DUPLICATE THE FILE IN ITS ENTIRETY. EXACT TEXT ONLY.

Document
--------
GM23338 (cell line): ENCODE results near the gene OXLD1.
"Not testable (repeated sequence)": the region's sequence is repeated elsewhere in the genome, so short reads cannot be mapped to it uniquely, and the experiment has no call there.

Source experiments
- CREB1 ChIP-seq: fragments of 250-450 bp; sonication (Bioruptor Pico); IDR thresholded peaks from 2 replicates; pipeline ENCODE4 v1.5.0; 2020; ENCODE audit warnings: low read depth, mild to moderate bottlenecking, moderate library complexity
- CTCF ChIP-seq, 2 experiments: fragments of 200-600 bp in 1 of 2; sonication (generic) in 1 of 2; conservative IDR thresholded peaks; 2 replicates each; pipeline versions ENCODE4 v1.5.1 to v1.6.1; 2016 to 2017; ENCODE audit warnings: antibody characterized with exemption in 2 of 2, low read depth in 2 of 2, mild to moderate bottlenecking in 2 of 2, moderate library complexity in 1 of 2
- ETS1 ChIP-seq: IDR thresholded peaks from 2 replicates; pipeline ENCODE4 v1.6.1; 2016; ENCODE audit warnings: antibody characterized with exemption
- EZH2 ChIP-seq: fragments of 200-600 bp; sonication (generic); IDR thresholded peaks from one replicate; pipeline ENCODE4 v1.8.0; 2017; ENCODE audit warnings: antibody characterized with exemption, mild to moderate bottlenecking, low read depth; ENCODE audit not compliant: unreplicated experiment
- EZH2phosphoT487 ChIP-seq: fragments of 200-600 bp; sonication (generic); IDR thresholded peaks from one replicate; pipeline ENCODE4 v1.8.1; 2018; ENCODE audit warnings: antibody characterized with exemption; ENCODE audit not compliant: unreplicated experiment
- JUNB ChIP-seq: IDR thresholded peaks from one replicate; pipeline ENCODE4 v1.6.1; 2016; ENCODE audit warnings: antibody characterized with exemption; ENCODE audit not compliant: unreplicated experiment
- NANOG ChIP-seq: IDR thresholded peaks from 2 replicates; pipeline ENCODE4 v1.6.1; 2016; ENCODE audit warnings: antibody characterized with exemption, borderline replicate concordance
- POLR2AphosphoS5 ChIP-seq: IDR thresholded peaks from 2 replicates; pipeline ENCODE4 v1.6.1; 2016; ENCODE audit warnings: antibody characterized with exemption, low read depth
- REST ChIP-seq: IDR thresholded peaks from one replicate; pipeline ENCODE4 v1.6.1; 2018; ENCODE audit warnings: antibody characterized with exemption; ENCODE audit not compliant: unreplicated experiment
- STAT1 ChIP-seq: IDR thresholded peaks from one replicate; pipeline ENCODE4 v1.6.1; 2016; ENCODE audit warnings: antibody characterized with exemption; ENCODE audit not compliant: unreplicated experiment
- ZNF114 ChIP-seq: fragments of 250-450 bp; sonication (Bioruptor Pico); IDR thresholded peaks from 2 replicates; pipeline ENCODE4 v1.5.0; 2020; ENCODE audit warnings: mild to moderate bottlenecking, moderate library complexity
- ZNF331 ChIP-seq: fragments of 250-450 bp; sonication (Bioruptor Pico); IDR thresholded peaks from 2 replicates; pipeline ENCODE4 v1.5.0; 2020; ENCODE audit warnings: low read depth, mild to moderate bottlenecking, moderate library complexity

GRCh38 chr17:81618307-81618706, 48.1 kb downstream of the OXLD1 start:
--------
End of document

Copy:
GM23338 (cell line): ENCODE results near the gene OXLD1.
"Not testable (repeated sequence)": the region's sequence is repeated elsewhere in the genome, so short reads cannot be mapped to it uniquely, and the experiment has no call there.

Source experiments
- CREB1 ChIP-seq: fragments of 250-450 bp; sonication (Bioruptor Pico); IDR thresholded peaks from 2 replicates; pipeline ENCODE4 v1.5.0; 2020; ENCODE audit warnings: low read depth, mild to moderate bottlenecking, moderate library complexity
- CTCF ChIP-seq, 2 experiments: fragments of 200-600 bp in 1 of 2; sonication (generic) in 1 of 2; conservative IDR thresholded peaks; 2 replicates each; pipeline versions ENCODE4 v1.5.1 to v1.6.1; 2016 to 2017; ENCODE audit warnings: antibody characterized with exemption in 2 of 2, low read depth in 2 of 2, mild to moderate bottlenecking in 2 of 2, moderate library complexity in 1 of 2
- ETS1 ChIP-seq: IDR thresholded peaks from 2 replicates; pipeline ENCODE4 v1.6.1; 2016; ENCODE audit warnings: antibody characterized with exemption
- EZH2 ChIP-seq: fragments of 200-600 bp; sonication (generic); IDR thresholded peaks from one replicate; pipeline ENCODE4 v1.8.0; 2017; ENCODE audit warnings: antibody characterized with exemption, mild to moderate bottlenecking, low read depth; ENCODE audit not compliant: unreplicated experiment
- EZH2phosphoT487 ChIP-seq: fragments of 200-600 bp; sonication (generic); IDR thresholded peaks from one replicate; pipeline ENCODE4 v1.8.1; 2018; ENCODE audit warnings: antibody characterized with exemption; ENCODE audit not compliant: unreplicated experiment
- JUNB ChIP-seq: IDR thresholded peaks from one replicate; pipeline ENCODE4 v1.6.1; 2016; ENCODE audit warnings: antibody characterized with exemption; ENCODE audit not compliant: unreplicated experiment
- NANOG ChIP-seq: IDR thresholded peaks from 2 replicates; pipeline ENCODE4 v1.6.1; 2016; ENCODE audit warnings: antibody characterized with exemption, borderline replicate concordance
- POLR2AphosphoS5 ChIP-seq: IDR thresholded peaks from 2 replicates; pipeline ENCODE4 v1.6.1; 2016; ENCODE audit warnings: antibody characterized with exemption, low read depth
- REST ChIP-seq: IDR thresholded peaks from one replicate; pipeline ENCODE4 v1.6.1; 2018; ENCODE audit warnings: antibody characterized with exemption; ENCODE audit not compliant: unreplicated experiment
- STAT1 ChIP-seq: IDR thresholded peaks from one replicate; pipeline ENCODE4 v1.6.1; 2016; ENCODE audit warnings: antibody characterized with exemption; ENCODE audit not compliant: unreplicated experiment
- ZNF114 ChIP-seq: fragments of 250-450 bp; sonication (Bioruptor Pico); IDR thresholded peaks from 2 replicates; pipeline ENCODE4 v1.5.0; 2020; ENCODE audit warnings: mild to moderate bottlenecking, moderate library complexity
- ZNF331 ChIP-seq: fragments of 250-450 bp; sonication (Bioruptor Pico); IDR thresholded peaks from 2 replicates; pipeline ENCODE4 v1.5.0; 2020; ENCODE audit warnings: low read depth, mild to moderate bottlenecking, moderate library complexity

GRCh38 chr17:81618307-81618706, 48.1 kb downstream of the OXLD1 start: